How can visual analytics assist investigative analysis? Design implications from an evaluation

Youn Ah Kang, Carsten Görg, John Stasko

Research output: Contribution to journalArticlepeer-review

40 Citations (Scopus)


Despite the growing number of systems providing visual analytic support for investigative analysis, few empirical studies of the potential benefits of such systems have been conducted, particularly controlled, comparative evaluations. Determining how such systems foster insight and sensemaking is important for their continued growth and study, however. Furthermore, studies that identify how people use such systems and why they benefit (or not) can help inform the design of new systems in this area. We conducted an evaluation of the visual analytics system Jigsaw employed in a small investigative sensemaking exercise, and compared its use to three other more traditional methods of analysis. Sixteen participants performed a simulated intelligence analysis task under one of the four conditions. Experimental results suggest that Jigsaw assisted participants to analyze the data and identify an embedded threat. We describe different analysis strategies used by study participants and how computational support (or the lack thereof) influenced the strategies. We then illustrate several characteristics of the sensemaking process identified in the study and provide design implications for investigative analysis tools based thereon. We conclude with recommendations on metrics and techniques for evaluating visual analytics systems for investigative analysis.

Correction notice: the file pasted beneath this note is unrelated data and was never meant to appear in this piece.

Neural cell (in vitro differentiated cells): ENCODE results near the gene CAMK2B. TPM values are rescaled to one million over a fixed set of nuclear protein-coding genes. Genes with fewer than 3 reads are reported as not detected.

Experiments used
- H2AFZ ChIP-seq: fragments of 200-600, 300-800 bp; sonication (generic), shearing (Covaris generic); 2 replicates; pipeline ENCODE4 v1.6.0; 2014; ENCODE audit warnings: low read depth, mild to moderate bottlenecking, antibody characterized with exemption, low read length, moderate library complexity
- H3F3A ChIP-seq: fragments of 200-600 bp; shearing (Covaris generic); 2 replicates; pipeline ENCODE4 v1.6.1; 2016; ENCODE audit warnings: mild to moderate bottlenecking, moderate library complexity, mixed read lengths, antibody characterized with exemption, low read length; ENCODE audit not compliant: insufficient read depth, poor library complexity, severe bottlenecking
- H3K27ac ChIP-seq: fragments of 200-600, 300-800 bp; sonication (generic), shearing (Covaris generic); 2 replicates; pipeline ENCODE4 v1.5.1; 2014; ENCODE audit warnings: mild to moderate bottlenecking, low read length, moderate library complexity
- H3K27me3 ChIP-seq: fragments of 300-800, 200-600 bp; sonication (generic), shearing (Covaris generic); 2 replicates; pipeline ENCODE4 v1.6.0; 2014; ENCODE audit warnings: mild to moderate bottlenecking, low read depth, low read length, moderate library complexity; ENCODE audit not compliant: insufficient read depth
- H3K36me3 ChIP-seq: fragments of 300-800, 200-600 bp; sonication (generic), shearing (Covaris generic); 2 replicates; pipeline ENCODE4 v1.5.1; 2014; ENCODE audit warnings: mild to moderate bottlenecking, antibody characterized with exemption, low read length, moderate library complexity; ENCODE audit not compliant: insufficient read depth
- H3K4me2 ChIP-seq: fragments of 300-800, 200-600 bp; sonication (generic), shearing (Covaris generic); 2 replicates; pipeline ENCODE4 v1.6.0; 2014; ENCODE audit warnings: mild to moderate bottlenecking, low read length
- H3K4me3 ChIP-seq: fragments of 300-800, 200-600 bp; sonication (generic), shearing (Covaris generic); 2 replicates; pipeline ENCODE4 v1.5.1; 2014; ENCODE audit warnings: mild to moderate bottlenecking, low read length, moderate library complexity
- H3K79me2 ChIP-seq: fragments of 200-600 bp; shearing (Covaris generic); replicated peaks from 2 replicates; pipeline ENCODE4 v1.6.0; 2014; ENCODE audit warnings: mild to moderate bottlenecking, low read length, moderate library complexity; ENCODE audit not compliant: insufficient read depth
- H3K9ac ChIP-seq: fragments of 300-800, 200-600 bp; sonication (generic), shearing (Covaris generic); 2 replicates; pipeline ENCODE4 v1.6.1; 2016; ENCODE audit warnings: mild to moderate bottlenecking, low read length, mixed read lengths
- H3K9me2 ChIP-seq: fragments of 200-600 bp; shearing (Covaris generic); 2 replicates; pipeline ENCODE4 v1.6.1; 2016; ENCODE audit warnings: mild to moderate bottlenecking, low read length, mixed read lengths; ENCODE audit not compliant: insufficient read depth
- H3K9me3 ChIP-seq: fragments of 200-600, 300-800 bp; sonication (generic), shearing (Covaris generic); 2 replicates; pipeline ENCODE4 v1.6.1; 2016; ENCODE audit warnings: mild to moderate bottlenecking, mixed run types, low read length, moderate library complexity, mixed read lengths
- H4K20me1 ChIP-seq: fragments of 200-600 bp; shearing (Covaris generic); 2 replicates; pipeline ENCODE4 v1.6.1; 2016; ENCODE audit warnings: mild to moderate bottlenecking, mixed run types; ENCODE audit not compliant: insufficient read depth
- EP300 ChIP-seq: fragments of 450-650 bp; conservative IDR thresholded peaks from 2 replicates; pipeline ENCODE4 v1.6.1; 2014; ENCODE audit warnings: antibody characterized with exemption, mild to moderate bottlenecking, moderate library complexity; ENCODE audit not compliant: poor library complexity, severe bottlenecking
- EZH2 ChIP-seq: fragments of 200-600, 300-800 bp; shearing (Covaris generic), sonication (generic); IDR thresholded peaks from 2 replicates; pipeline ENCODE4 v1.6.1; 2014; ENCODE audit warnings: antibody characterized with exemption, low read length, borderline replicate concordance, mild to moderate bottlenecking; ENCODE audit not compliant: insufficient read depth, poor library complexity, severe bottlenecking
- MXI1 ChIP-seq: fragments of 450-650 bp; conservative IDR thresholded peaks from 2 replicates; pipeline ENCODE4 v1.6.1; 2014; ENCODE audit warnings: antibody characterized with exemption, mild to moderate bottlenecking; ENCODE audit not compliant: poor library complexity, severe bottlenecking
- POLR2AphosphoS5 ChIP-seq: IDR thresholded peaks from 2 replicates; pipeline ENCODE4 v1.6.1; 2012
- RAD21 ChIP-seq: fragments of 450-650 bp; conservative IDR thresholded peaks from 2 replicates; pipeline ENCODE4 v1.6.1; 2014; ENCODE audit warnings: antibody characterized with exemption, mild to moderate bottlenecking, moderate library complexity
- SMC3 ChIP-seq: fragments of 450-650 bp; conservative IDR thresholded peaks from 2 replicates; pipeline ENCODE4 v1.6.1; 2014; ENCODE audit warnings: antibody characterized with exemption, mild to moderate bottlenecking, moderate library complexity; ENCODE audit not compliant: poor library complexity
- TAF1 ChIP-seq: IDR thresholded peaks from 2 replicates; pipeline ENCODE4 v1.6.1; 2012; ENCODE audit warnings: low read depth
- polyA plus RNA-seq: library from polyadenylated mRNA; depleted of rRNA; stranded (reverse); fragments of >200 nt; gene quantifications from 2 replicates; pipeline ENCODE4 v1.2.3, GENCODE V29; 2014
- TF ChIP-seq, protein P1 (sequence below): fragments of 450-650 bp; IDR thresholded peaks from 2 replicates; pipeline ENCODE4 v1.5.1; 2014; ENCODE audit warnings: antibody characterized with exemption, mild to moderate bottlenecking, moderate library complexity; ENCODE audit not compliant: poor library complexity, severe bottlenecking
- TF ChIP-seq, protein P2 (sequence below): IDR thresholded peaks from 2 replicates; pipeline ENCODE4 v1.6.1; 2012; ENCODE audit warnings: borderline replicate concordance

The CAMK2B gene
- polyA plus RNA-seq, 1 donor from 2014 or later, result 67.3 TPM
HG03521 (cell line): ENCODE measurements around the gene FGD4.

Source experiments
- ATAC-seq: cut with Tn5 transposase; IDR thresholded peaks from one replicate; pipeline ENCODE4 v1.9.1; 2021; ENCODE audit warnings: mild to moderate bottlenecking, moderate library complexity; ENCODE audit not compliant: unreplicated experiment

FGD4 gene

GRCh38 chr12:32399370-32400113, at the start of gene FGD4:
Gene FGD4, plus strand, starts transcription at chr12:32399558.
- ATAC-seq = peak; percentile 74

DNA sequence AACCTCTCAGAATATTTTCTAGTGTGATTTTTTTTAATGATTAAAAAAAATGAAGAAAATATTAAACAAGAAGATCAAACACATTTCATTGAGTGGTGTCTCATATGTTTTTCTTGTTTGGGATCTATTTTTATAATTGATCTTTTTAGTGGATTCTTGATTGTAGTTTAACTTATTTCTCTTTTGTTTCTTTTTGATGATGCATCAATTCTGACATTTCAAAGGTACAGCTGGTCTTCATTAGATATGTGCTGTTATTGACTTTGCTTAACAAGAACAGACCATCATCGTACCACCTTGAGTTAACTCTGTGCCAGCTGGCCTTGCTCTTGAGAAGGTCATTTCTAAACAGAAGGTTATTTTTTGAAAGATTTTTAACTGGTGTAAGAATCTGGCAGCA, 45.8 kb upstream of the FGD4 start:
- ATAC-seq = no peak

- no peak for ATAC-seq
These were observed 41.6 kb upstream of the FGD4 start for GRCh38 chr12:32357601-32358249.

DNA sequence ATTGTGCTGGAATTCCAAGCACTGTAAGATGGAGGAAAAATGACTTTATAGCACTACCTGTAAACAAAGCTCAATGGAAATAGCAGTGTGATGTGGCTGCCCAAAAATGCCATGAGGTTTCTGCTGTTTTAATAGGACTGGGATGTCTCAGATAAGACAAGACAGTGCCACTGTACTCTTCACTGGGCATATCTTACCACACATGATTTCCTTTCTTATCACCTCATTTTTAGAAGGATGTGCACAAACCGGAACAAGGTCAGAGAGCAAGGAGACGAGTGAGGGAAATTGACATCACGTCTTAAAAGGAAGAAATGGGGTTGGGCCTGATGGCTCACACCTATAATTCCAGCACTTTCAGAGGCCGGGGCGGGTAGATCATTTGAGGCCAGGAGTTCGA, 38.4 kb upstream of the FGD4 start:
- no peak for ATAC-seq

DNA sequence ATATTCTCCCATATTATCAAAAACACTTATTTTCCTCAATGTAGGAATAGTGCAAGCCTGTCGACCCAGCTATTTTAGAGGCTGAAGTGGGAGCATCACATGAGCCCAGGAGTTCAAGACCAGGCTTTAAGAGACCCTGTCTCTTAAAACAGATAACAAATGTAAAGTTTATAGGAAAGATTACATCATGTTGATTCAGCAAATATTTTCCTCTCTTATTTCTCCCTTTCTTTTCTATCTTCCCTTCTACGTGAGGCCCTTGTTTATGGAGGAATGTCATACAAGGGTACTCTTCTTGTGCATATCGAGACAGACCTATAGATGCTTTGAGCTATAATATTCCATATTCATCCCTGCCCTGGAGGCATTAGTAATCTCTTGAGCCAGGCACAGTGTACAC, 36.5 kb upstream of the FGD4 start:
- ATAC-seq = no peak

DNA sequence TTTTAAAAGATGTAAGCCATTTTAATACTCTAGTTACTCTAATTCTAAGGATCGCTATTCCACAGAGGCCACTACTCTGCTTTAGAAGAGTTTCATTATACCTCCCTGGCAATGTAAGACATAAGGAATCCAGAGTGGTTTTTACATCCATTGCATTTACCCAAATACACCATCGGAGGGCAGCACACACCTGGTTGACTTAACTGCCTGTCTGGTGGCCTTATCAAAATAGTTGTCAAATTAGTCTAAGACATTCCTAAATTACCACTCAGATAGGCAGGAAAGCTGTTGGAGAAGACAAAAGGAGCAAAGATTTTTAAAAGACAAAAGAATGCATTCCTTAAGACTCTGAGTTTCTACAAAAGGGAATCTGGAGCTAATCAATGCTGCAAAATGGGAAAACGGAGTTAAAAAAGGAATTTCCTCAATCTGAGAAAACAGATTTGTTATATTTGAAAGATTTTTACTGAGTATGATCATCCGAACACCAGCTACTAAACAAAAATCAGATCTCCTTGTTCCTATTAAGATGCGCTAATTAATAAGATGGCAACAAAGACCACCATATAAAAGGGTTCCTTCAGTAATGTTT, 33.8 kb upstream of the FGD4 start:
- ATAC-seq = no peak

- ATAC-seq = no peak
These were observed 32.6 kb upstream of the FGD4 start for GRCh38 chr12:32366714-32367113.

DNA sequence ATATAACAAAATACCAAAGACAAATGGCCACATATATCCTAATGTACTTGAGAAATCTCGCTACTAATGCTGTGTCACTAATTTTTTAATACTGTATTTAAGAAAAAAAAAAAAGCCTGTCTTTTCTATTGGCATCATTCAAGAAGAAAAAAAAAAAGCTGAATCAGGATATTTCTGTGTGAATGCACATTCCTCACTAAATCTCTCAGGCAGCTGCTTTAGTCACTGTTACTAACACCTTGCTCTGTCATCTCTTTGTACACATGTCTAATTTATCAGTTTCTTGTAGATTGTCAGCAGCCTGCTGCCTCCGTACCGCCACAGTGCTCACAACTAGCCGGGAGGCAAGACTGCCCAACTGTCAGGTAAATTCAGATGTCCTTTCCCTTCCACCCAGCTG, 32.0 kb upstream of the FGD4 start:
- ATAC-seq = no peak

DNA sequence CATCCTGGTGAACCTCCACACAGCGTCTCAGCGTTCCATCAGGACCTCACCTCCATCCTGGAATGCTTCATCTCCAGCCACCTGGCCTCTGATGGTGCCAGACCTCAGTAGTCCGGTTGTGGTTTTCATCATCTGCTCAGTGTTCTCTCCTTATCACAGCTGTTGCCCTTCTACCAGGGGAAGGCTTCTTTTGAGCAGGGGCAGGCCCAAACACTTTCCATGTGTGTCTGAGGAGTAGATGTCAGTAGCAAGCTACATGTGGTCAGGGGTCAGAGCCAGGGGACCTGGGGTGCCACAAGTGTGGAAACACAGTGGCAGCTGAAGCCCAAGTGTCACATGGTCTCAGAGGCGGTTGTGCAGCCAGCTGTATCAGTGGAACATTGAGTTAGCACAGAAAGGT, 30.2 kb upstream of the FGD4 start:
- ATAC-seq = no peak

Original languageEnglish
Article number5482577
Pages (from-to)570-583
Number of pages14
JournalIEEE Transactions on Visualization and Computer Graphics
Issue number5
Publication statusPublished - 2011

Bibliographical note

Funding Information:
This research is based upon work supported in part by the US National Science Foundation (NSF) via Award IIS-0915788 and by the US Department of Homeland Security’s VACCINE Center under Award Number 2009-ST-061-CI0001.

All Science Journal Classification (ASJC) codes

  • Software
  • Signal Processing
  • Computer Vision and Pattern Recognition
  • Computer Graphics and Computer-Aided Design


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